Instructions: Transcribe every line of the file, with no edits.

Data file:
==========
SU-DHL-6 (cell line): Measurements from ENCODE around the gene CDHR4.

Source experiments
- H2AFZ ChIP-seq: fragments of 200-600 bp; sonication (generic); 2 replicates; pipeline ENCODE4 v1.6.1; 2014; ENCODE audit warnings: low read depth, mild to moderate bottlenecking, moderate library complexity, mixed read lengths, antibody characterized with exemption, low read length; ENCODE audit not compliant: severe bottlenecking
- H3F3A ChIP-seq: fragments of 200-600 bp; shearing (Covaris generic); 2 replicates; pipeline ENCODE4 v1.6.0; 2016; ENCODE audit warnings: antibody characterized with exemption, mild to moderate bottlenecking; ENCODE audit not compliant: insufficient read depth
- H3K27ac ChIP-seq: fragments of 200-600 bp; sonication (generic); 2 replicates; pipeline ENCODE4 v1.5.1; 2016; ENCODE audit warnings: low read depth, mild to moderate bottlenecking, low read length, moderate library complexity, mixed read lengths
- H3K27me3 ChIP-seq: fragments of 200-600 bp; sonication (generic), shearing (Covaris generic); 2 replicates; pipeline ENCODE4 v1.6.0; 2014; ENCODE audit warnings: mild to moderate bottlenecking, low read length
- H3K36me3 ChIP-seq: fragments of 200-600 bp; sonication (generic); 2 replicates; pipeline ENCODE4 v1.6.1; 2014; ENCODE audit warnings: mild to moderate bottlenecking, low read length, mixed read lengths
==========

SU-DHL-6 (cell line): Measurements from ENCODE around the gene CDHR4.

Source experiments
- H2AFZ ChIP-seq: fragments of 200-600 bp; sonication (generic); 2 replicates; pipeline ENCODE4 v1.6.1; 2014; ENCODE audit warnings: low read depth, mild to moderate bottlenecking, moderate library complexity, mixed read lengths, antibody characterized with exemption, low read length; ENCODE audit not compliant: severe bottlenecking
- H3F3A ChIP-seq: fragments of 200-600 bp; shearing (Covaris generic); 2 replicates; pipeline ENCODE4 v1.6.0; 2016; ENCODE audit warnings: antibody characterized with exemption, mild to moderate bottlenecking; ENCODE audit not compliant: insufficient read depth
- H3K27ac ChIP-seq: fragments of 200-600 bp; sonication (generic); 2 replicates; pipeline ENCODE4 v1.5.1; 2016; ENCODE audit warnings: low read depth, mild to moderate bottlenecking, low read length, moderate library complexity, mixed read lengths
- H3K27me3 ChIP-seq: fragments of 200-600 bp; sonication (generic), shearing (Covaris generic); 2 replicates; pipeline ENCODE4 v1.6.0; 2014; ENCODE audit warnings: mild to moderate bottlenecking, low read length
- H3K36me3 ChIP-seq: fragments of 200-600 bp; sonication (generic); 2 replicates; pipeline ENCODE4 v1.6.1; 2014; ENCODE audit warnings: mild to moderate bottlenecking, low read length, mixed read lengths